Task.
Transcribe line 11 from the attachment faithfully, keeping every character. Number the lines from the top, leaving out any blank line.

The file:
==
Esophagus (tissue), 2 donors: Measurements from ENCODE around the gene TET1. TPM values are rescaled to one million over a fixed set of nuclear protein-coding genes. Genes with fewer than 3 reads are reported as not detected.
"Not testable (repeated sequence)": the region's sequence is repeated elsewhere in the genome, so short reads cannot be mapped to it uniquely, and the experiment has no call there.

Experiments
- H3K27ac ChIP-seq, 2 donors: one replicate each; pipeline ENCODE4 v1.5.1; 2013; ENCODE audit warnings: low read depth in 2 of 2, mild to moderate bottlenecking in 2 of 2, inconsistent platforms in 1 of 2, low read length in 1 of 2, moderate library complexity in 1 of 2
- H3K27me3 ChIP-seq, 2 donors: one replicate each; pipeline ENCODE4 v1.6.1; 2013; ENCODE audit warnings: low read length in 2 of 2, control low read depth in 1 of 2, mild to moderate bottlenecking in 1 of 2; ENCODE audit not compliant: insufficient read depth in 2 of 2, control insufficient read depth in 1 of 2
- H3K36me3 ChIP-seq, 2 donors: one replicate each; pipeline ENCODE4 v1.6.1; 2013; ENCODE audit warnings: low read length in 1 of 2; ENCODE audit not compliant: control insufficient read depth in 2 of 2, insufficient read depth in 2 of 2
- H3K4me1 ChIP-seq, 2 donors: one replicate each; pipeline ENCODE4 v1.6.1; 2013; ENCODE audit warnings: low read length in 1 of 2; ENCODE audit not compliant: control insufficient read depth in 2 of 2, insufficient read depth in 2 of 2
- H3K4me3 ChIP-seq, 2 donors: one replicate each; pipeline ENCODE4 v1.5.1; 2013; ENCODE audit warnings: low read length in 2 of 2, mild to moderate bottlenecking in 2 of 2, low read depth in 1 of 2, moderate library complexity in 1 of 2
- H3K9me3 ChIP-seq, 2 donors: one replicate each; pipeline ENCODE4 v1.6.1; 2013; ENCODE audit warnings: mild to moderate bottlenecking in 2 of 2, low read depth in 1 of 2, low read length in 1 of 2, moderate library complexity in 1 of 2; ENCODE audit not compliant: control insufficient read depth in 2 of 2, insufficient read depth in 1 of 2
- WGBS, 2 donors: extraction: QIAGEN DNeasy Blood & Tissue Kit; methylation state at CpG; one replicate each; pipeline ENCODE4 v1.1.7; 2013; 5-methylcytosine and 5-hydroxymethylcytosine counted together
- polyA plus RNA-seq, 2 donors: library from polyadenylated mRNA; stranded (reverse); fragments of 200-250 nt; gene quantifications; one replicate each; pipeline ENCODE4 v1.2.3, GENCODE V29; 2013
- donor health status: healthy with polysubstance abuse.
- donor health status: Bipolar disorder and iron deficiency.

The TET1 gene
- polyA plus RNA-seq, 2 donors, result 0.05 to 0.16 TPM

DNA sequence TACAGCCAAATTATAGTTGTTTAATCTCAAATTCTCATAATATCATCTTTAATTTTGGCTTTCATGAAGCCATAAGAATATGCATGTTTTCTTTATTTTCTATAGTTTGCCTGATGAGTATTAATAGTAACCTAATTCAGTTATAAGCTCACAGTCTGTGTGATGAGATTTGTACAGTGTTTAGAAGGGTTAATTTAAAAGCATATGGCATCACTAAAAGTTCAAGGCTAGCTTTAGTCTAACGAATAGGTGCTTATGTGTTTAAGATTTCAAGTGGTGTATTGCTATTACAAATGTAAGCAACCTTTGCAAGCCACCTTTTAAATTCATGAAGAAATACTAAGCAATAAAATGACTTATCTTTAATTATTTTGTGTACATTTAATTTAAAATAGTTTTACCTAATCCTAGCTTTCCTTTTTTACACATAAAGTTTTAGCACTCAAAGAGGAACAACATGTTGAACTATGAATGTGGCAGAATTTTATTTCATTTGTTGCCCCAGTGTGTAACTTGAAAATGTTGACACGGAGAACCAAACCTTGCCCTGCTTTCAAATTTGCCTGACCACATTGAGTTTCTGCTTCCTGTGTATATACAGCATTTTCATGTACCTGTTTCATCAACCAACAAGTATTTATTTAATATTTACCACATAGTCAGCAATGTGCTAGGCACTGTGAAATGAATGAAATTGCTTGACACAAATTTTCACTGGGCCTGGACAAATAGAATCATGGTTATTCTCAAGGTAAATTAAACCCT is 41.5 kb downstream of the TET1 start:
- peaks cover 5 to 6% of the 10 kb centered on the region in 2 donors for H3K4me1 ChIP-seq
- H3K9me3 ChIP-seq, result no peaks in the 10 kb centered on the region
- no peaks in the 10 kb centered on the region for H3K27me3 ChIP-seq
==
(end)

- polyA plus RNA-seq, 2 donors: library from polyadenylated mRNA; stranded (reverse); fragments of 200-250 nt; gene quantifications; one replicate each; pipeline ENCODE4 v1.2.3, GENCODE V29; 2013